Affordable Access

deepdyve-link
Publisher Website

Monoplanar external fixation of comminuted open tibial shaft fractures predicts loss of alignment by one year compared to a statically locked intramedullary SIGN nail.

Authors
  • Donnelley, Claire A1
  • von Kaeppler, Ericka P1
  • Roberts, Heather J1
  • Haonga, Billy2
  • Shearer, David W1
  • Morshed, Saam3
  • 1 Institute for Global Orthopaedics and Traumatology, Department of Orthopaedic Surgery, University of California, San Francisco, USA.
  • 2 Department of Orthopaedics, Muhimbili University of Health and Allied Sciences, Muhimbili Orthopaedic Institute, Dar es Salaam, Tanzania. , (Tanzania)
  • 3 Institute for Global Orthopaedics and Traumatology, Department of Orthopaedic Surgery, University of California, San Francisco, USA. Electronic address: [email protected]
Type
Published Article
Journal
Injury
Publication Date
Apr 01, 2021
Volume
52
Issue
4
Pages
982–987
Identifiers
DOI: 10.1016/j.injury.2020.10.078
PMID: 33164834
Source
Medline
Keywords
Language
English
License
Unknown

Abstract

This investigation develops a predictive model for loss of alignment (LOA) following fixation of open tibia fractures. An analysis was performed of adults with diaphyseal open tibia fractures randomized to intramedullary nailing (IMN) or external fixation (EF) followed at 6, 12, 24, and 52 weeks postoperatively. Demographic data were collected at baseline. Pre-injury and follow-up EuroQol 5-Dimensions (EQ-5D) and pain score were measured. Radiographs, taken postoperatively and in follow-up, were assessed for coronal and sagittal angulation, and used to calculate the modified Radiographic Union Scale for Tibia fractures (mRUST). LOA was defined as an increase in angulation >5° by one year follow-up. Fracture comminution was defined using AO/OTA classification. Putative risk factors were assessed for association with LOA using bivariate logistic regression. Adjusted associations with LOA were estimated using multivariable logistic regression and marginal analysis. Analyses included 129 patients (70 IMN, 59 EF), majority male, of mean age 33 years (range 17.7-73) and body mass index (BMI) 25.2 (range 15.5-45.1), with 48% Type A, 41% Type B, and 11% Type C fractures (AO/OTA classification). The likelihood of LOA with EF increased with greater fracture comminution; 45.21% (p<0.001), 77.50% (p<0.001), and 100% LOA for Type A, B, and C fractures respectively. Relative risk of LOA for EF compared to IMN was 3.87 (95% CI 1.36, 11.02), 3.75 (95% CI 1.77, 7.92), and 5.76 for Type A, B, and C fractures, respectively. Compared to patients who lost alignment, patients without LOA had improved fracture healing (p = 0.003) and higher EQ-5D scores (p = 0.03) at one year. Increasing age and BMI are associated with LOA and segmental fracture amplifies the protective effect of IMN versus EF. The importance of LOA as a surrogate outcome after operative treatment of open tibial fractures is supported by its association with inferior radiographic and functional patient outcomes. Copyright © 2020 Elsevier Ltd. All rights reserved.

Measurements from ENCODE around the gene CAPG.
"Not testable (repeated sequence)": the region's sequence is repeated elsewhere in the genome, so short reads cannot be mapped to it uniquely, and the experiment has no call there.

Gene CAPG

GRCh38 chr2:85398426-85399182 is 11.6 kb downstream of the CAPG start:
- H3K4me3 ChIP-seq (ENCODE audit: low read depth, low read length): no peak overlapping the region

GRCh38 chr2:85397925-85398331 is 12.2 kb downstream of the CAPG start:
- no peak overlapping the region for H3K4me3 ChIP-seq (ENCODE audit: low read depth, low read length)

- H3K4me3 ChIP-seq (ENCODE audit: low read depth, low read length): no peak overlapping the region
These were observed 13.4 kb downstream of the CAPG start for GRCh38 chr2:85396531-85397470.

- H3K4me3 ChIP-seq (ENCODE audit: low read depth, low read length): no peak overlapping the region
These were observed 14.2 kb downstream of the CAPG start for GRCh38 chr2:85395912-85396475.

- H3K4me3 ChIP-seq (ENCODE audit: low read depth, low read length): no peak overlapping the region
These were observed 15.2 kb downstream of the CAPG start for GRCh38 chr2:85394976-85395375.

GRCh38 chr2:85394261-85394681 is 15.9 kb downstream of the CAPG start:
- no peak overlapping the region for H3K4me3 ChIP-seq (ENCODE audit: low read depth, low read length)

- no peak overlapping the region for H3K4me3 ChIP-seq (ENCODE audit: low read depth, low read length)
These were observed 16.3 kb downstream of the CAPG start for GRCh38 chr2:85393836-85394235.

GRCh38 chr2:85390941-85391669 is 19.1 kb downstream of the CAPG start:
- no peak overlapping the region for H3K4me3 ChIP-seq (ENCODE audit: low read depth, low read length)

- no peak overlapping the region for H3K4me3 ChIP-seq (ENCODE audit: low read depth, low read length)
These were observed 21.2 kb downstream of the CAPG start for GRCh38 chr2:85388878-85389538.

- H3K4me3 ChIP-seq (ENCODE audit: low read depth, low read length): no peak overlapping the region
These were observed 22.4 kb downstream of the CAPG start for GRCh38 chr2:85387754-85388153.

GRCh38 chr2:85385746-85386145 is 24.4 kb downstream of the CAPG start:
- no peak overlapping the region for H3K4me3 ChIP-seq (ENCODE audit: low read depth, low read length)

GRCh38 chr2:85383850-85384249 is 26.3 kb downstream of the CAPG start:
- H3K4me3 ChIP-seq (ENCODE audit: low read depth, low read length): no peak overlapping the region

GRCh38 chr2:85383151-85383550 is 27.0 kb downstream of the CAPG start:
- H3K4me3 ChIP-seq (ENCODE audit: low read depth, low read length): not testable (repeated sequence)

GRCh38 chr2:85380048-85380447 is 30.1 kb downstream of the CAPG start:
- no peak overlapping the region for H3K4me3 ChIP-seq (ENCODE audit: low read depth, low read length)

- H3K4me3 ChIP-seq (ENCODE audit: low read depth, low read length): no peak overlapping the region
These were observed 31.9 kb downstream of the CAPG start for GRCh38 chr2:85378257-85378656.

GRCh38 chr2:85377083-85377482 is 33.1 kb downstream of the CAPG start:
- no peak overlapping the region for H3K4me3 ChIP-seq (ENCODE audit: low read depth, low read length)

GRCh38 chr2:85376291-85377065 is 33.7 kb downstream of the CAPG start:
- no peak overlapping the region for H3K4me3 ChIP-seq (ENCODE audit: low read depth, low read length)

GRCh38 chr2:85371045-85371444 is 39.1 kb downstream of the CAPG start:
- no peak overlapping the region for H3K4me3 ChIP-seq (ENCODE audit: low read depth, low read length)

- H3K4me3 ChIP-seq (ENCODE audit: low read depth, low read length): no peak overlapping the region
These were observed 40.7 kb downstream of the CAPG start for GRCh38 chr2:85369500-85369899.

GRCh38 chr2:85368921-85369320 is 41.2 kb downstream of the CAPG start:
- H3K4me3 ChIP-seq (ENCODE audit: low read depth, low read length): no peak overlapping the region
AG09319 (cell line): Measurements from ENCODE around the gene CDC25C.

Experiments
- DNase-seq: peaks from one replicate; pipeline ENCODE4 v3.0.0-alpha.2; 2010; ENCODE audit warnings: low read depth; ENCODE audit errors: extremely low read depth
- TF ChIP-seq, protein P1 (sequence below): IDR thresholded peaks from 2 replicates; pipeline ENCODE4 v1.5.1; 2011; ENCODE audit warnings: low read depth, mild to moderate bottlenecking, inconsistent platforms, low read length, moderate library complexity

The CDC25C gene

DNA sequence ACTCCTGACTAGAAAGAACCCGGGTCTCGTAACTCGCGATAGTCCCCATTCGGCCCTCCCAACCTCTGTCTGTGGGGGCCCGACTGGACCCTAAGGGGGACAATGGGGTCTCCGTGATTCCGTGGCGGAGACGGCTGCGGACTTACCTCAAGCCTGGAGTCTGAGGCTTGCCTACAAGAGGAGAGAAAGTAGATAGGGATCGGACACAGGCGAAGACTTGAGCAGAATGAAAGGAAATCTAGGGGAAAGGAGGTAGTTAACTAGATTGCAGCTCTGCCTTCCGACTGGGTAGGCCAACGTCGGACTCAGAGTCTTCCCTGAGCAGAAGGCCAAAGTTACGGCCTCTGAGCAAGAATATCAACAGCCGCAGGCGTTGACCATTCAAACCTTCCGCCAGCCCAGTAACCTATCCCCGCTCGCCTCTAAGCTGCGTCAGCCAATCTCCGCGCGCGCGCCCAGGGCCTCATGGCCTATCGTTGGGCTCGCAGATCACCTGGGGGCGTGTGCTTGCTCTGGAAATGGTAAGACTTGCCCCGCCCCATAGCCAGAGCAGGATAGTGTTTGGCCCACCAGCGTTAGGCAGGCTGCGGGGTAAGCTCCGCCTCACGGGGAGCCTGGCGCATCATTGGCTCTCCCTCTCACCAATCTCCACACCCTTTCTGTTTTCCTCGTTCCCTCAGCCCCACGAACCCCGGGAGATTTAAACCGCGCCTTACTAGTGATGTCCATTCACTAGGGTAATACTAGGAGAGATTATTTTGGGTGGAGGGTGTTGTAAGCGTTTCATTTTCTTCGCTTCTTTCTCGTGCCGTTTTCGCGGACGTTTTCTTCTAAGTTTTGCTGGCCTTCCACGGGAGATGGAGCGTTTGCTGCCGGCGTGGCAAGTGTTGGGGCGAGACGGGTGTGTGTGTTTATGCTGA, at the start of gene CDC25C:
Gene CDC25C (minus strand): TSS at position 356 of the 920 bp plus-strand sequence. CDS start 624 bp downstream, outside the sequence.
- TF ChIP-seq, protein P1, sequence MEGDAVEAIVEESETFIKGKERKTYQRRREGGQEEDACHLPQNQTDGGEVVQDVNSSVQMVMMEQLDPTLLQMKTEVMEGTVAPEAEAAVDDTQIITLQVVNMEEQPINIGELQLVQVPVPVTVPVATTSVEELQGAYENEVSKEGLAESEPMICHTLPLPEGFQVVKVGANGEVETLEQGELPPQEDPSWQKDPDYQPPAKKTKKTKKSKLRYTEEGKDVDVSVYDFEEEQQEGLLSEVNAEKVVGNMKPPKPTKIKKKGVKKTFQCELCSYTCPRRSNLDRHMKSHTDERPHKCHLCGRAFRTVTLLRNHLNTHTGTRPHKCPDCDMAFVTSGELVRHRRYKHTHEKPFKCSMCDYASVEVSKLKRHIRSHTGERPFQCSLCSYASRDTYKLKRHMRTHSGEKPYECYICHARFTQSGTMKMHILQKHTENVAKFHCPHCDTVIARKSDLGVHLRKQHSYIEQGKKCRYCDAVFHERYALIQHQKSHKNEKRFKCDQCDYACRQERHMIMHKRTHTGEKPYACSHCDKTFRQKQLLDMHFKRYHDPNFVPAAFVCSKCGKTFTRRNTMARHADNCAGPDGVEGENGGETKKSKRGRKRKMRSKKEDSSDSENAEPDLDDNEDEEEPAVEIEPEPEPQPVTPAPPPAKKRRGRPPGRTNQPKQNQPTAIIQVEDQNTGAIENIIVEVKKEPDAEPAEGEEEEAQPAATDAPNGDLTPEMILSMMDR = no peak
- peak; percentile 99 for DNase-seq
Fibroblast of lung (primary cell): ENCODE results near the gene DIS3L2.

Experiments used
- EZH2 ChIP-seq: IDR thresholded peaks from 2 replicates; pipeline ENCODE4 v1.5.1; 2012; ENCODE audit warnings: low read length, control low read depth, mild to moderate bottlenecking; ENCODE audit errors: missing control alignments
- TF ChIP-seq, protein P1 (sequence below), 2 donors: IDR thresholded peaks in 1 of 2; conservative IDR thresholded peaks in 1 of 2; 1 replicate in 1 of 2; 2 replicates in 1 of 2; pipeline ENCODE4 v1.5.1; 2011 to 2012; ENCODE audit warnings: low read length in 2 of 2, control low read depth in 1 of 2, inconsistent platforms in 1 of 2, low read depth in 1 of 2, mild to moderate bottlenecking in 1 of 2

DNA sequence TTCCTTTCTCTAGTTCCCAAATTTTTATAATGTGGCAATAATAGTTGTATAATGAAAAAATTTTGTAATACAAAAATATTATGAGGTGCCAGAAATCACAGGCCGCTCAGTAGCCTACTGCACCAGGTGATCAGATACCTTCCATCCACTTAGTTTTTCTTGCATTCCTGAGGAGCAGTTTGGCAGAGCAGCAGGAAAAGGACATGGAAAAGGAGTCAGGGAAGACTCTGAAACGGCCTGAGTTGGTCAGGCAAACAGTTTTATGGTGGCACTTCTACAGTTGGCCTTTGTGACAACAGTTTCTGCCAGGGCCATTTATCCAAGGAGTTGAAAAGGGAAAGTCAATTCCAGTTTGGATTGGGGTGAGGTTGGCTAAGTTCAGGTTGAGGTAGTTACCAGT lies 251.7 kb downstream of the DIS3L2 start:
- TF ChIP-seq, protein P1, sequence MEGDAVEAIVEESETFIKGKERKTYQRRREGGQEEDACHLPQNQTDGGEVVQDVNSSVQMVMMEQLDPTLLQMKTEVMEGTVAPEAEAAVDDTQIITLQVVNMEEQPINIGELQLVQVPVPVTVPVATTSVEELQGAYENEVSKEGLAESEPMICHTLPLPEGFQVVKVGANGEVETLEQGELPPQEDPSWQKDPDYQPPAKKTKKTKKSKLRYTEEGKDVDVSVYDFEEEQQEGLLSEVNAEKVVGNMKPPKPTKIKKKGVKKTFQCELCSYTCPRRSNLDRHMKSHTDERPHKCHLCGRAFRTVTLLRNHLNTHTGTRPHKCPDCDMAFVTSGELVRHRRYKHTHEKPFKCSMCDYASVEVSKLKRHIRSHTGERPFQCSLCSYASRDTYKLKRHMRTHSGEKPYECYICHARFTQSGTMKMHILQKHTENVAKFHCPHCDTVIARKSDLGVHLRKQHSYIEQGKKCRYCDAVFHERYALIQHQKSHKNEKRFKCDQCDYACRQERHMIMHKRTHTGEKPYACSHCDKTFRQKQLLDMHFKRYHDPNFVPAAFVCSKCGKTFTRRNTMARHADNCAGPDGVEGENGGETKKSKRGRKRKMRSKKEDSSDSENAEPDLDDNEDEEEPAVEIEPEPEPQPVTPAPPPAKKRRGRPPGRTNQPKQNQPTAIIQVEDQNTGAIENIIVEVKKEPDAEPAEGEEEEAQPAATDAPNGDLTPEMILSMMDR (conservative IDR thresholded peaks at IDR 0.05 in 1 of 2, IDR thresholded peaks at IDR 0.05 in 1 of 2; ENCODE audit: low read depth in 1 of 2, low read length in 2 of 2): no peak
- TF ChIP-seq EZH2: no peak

Report this publication

Statistics

Seen <100 times